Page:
On the caroling company slowly goes, and after a while you hear another company come singing, and the people, massing the streets, are all absorbed, earnest, impressed, for it is all so beautiful, this sweet caroling in the candle-lighted streets. In all, in the course of the evening, there are probably four or five different companies, and one group in particular are the singers from the Church of the Advent, at the foot of the Hill, and these generally come later than the others, each group choosing its own hour for starting. When the carolers pause in front of a house a few people are likely to come and stand at the windows; but, if any, it is only a few; no welcoming is expected, no greeting or thanks. The singers do not sing as in any sense a personal tribute. They carol because it is Christmas. They go about on Beacon Hill because it is Old Boston.

They stop in front of a pair of old houses used as a Protestant Episcopal nunnery; the houses are ablaze with. candles, like the other houses all about, and a few Sisters come quietly to the windows, making a positively mediaeval scene in this American setting, with their gentle faces within the broad white lines of coiffe and collar, contrasting with the somber black of their robes.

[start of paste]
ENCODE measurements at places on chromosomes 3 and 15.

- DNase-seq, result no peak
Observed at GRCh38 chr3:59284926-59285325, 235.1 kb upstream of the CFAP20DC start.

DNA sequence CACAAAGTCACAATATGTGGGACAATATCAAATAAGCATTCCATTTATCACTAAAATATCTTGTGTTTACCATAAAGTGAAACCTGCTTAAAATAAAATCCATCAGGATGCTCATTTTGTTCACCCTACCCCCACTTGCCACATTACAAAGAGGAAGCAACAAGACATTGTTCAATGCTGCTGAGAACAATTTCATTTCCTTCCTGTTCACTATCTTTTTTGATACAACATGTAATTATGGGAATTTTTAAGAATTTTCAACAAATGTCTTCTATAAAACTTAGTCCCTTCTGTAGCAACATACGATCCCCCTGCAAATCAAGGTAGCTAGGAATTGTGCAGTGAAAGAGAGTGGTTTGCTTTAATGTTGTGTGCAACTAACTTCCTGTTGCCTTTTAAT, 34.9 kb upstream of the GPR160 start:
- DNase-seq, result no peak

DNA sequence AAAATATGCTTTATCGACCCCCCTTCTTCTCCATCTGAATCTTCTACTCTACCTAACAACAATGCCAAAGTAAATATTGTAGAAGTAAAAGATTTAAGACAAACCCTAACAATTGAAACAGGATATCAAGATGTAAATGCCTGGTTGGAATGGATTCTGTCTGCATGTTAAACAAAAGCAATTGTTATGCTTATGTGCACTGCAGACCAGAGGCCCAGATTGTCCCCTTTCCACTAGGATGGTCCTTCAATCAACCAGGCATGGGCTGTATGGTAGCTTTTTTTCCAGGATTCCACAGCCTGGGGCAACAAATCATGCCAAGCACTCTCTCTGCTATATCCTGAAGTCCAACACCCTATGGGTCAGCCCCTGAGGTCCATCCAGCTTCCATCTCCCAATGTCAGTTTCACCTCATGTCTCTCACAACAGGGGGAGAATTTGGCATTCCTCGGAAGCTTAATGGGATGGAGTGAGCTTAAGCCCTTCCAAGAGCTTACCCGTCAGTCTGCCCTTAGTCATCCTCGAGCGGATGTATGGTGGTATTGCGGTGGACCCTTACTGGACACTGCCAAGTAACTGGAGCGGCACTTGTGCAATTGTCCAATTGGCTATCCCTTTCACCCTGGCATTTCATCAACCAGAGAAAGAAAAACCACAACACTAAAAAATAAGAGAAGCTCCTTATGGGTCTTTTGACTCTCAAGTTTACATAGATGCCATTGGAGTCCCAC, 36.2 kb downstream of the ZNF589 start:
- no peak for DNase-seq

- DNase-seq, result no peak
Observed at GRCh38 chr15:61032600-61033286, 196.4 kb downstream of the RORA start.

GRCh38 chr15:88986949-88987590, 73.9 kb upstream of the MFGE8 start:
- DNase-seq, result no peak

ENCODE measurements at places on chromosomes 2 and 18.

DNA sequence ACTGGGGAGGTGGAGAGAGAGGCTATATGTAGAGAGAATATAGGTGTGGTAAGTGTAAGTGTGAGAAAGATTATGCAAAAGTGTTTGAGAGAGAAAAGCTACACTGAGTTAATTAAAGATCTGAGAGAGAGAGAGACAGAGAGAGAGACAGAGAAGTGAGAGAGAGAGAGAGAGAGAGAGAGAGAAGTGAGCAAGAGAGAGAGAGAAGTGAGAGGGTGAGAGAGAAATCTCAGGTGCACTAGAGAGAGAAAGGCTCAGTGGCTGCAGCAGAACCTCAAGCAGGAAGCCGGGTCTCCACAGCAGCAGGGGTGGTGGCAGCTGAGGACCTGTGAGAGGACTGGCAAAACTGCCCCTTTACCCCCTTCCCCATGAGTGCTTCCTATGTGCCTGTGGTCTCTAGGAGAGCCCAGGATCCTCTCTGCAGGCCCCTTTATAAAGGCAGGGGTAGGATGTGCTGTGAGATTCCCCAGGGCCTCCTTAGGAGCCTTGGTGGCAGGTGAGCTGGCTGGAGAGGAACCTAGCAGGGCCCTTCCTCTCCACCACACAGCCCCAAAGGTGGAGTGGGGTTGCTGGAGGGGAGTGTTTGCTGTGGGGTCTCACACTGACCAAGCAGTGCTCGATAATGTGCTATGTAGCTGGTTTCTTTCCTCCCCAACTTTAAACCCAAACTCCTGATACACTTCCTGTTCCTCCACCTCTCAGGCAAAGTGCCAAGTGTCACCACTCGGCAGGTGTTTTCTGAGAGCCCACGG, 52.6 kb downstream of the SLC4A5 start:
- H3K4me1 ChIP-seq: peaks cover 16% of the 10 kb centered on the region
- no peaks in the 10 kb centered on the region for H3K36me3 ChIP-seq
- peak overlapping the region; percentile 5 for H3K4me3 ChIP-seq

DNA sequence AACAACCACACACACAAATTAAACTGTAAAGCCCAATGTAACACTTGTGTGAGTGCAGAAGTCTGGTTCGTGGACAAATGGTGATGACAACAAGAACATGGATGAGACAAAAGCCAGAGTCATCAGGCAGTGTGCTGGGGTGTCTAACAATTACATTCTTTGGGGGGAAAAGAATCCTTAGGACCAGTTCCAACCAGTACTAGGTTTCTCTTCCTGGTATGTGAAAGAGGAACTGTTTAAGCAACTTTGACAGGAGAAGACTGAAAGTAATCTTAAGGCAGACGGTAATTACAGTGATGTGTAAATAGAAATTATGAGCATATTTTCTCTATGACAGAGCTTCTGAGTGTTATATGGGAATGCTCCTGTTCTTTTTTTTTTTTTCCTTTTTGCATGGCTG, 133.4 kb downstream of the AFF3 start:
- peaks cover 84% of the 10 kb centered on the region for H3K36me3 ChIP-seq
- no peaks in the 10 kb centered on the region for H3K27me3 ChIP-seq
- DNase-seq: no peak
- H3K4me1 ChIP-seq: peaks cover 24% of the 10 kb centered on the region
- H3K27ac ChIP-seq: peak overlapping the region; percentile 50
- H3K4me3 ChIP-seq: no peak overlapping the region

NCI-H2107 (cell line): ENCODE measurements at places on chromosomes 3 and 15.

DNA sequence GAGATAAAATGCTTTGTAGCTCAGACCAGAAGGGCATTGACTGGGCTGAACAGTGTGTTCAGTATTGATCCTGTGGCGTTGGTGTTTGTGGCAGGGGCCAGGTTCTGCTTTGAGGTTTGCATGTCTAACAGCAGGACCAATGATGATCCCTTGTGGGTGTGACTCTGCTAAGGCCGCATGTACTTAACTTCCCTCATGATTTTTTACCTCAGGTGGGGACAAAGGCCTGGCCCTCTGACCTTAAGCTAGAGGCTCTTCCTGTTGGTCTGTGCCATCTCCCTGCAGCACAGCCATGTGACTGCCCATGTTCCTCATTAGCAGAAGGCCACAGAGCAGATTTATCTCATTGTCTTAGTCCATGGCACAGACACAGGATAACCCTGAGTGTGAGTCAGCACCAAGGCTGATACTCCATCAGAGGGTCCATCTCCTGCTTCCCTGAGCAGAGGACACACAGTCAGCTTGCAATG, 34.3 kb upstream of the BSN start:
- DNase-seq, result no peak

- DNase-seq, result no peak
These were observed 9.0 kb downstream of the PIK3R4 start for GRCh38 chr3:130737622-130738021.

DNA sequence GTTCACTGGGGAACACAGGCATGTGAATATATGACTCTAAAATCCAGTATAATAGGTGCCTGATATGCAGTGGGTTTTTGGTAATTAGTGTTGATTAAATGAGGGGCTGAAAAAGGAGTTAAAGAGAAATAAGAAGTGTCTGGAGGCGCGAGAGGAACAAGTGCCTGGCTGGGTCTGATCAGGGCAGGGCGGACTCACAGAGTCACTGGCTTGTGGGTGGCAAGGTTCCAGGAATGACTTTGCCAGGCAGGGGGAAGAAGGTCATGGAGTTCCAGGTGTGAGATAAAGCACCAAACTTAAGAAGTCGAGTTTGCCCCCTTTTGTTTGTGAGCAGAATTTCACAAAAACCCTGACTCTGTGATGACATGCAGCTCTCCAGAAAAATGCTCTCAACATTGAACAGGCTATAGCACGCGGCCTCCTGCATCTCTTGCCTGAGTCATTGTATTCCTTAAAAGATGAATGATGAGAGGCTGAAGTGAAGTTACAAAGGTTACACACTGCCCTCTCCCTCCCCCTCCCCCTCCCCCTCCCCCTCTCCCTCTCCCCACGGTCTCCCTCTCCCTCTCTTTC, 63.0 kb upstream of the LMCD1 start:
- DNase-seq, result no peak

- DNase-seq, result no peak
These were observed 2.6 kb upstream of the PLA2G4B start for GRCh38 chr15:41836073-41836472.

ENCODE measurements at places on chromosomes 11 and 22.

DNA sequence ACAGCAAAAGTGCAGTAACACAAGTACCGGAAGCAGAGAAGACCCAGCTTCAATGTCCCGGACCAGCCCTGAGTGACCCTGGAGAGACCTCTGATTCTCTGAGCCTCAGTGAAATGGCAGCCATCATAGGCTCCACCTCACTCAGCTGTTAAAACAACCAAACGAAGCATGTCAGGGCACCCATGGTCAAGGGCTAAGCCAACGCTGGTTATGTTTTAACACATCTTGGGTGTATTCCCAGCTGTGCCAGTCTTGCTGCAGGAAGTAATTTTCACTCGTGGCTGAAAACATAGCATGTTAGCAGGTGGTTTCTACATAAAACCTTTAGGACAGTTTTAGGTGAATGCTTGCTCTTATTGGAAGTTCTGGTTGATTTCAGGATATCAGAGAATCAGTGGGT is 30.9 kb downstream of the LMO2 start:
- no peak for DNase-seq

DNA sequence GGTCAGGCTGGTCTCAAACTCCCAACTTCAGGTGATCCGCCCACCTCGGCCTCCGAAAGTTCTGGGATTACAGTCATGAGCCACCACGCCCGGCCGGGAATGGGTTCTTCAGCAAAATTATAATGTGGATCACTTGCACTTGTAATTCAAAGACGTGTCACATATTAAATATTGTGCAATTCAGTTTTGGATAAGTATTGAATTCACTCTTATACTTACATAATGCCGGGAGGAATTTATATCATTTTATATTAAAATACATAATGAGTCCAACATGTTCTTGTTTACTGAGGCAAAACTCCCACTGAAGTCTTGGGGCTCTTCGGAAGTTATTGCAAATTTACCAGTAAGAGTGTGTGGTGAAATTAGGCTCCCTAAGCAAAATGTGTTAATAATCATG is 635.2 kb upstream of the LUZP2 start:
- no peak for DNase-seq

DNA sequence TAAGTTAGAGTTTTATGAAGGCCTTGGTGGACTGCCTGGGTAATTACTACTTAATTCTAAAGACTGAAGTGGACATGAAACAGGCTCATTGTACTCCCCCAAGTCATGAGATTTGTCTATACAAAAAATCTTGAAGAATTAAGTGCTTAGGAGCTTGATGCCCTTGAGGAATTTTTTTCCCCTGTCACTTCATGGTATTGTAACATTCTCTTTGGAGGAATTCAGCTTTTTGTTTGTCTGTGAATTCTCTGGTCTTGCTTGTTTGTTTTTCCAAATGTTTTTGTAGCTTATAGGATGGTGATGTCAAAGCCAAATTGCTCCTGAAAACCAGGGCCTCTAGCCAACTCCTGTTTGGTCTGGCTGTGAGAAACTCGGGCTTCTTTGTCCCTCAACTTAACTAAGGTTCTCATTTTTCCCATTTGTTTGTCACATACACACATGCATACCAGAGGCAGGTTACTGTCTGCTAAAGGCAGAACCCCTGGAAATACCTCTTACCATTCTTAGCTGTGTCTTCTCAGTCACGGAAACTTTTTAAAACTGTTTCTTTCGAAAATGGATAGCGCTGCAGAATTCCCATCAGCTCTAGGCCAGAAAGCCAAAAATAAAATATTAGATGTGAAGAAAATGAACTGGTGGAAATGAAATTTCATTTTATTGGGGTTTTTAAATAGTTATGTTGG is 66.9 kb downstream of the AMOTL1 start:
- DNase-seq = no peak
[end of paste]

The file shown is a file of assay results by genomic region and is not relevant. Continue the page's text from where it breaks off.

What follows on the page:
Not all the singers are old nor are all young; they are of varied ages, young men and young women, older men and older women. And most of the carols that are sung are the old-time carols that have come down through the centuries, and one or two are even sung in the old Latin. The last of the singers finish their rounds about ten o'clock and until that time the crowd still lingers. But ten o'clock is late in Boston, for this is an early city; and at ten o'clock one hears the final singing of these fine old tunes, echoing and reechoing between these fine old-fashioned houses.

The night's candles are almost burned out. Shorter and shorter they have been getting, but none the less bravely have they continued to blaze. And now, house by house, window by window, candle by candle, the lights are extinguished and the streets go gradually to darkness. Almost suddenly, now, they are deserted. Almost suddenly the last of the people have gone. The houses are dark, whole streets are dark. The entire hill is in darkness. The hill is in silence. It all seems like an unreal memory – Christmas Eve in Boston.